I believe that that Al Qaeda took advantage of several things to start their Pakistani insurrection:

  • The closing of the Government funded Jihadi camps on the Kashmir border in October 2006 turned many jihadi groups lose from the government reservation, and against them.
  • The registration of foreigners and the closing of Afghan Refugee camps caused dissension in the frontiers
  • The Waziristan peace accords (whenever you make peace with a Jihadist, you are merely allowing him to re-arm and recruit.)
  • The instability of politics in Pakistan – when Musharraf arrested the Chief Justice it decreased his support in the Sindh and the Punjab greatly, thus decreasing the latitude of actions he could take.
  • TNSM and Mullah Fazlullah aka “Maulana Radio” or “Maulana Earthquake” (this from the tendency to preach over the FM airwaves that Allah would send more earthquakes if the people of Swat did not do x, y, z. This led to the Red Mosque incident.)
  • Lal Masjid, or the Red Mosque

The last event was final spark to tinder, it was bigger than Waco, and an event that for the first time glued all Pakistanis to their televisions, newspapers, and radios for several days. Some forums and commenters were likening it to “Pakistan’s 9/11”.

Surprisingly Liberal

This well-crafted ad is a lesson for the McCain team – if you are going to flame, you shouldn’t do so from a matchstick house. Recently they criticized Mitt Romney for “being for timelines in Iraq”. While you could take a bit out of context and say that it was true (Mitt was talking about setting non-public politcal goals with the gov’t of Iraq) it was essentially untrue when put in context.

Here are things that are true, and not a stretch:

My single greatest beef with John McCain has always been the gang of fourteen. Contrary to public perceptions it was not just about judges. It was about allowing the minority party veto power by requiring a super-majority for anything the Republicans did. It took the “nuclear option” of stopping the filibuster-everything tactics of the minority off the table, and hamstrung the Republican majority in many ways. The rancor and disunity afterwards was everything Democratic strategists could hope for.

Rudy Bows, But not Quite Out

Rudy Giuliani made a concession speech in the Florida primary last night that was close to an “I’m quitting” speech. That appears to me to be the signal that he’s going to stay in for the debates, and save his campaign ending speech for a moment that’s opportune to endorse another candidate.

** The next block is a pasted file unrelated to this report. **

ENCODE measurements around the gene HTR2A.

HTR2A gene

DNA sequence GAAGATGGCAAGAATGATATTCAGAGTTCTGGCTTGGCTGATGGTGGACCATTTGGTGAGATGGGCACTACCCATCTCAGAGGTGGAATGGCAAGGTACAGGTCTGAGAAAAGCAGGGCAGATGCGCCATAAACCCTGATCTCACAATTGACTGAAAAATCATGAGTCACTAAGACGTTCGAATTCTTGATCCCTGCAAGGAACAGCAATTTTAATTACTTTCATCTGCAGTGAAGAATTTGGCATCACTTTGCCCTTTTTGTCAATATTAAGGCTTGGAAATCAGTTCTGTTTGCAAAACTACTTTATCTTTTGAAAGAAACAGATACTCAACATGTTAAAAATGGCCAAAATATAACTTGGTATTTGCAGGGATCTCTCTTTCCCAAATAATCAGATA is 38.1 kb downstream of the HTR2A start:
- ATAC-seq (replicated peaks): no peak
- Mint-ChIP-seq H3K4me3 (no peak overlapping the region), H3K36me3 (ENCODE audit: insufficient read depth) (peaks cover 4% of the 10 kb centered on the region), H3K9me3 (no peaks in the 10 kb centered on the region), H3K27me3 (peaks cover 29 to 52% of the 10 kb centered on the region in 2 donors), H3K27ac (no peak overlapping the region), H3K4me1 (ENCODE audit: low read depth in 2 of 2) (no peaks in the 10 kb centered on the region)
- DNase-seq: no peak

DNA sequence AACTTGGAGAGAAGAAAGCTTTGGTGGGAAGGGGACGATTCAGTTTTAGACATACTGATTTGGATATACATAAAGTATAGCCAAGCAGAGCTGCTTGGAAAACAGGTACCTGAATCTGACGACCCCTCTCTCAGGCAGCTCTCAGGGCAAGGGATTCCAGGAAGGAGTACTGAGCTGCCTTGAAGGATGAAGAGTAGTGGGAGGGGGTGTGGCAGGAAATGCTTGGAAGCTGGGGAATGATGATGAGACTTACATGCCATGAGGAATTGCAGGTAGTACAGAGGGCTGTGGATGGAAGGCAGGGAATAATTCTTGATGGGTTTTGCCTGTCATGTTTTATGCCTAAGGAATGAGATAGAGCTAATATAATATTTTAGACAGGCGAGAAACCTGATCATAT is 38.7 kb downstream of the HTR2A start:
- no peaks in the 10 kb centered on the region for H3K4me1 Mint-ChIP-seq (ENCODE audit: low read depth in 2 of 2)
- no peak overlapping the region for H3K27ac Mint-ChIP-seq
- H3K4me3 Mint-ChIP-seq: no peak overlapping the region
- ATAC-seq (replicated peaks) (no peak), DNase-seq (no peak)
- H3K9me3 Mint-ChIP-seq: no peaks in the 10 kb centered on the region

Rumor has it that it will be McCain, but we won’t know until it happens. That in mind I’ve pulled his campaign button off the site and will be replacing it with a Romney button as soon as I can find one.

If Rudy endorses McCain, I’ll still be voting Romney.

Update: Rudy Giuliani endorsed McCain.

Sherpao: NWFP in Danger of Talibanisation

In an interview with the New York Times former Government official Aftab Khan Sherpao speaks out against the current lackluster opposition to the Taliban in the frontiers of Pakistan. It’s a pretty blistering condemnation from one of the best known and most respected politicians in Pakistan.

Just one revelation from the interview before I link it: Apparently the Taliban is paying the opposition parties in the frontiers not to run against their picked candidates.

New York Times Sherpao Interview.

Previous articles on Sherpao.

For an update on the battle for the Kohat Tunnel, as well as the ongoing Wazir War, please stop by and read Bill Roggio’s update at The Long War Journal.

Endearing, Enduring Culture

In some of the recent debates across the blogosphere one of my key arguments has been that only endearing culture endures across time. Ugly, undesirable culture isn’t adopted willingly unless it is force-fed to youth with immature critical thinking and judgement skills. In other words the only way ugly culture can perpetuate itself is through indoctrination, and over time that breaks down.

Some examples:

  • In Palestine they teach children a grievance, revenge-based story of history, and they create murdering suicide bombers imbued with hate. (no need to detail this as it’s available here; read a few of the entries with the term “child abuse” in them.)
  • In the extreme Belgian political party Vlaams Belang they teach their youths grievance theater based on hate, (your grandmother had her head shaved, your grandfather had to flee to Argentina, the Walloon officers got us killed in the first world war because the orders were in French instead of Dutch, etc.) It’s how they propagate Flemish supremacy and nationalism, which keeps concepts like apartheid and neo-nazism alive in modern Europe. See here.
  • In the hinterlands of Pakistan they teach their children that their tribe is best and that to marry outside it is to bring dishonor on the family – hence honor killings.

These are all vain attempts to keep the current ugly culture of tribal supremacy and  cultural barriers of pride and grievance going forward.

The tribalists are losing the battle to keep the ugly parts of their culture over time. In the hinterlands of Pakistan there are Trekkies, in Palestine they love Star Wars, and American pop music is heard more by the youth of Antwerp than nazi punk rock.

Left to their own devices humans are innately curious, and they explore. They try new things, and those which are endearing they keep. The power of beautiful art and culture cannot be underestimated, and over time it survives while that which is ugly rots in its own bile.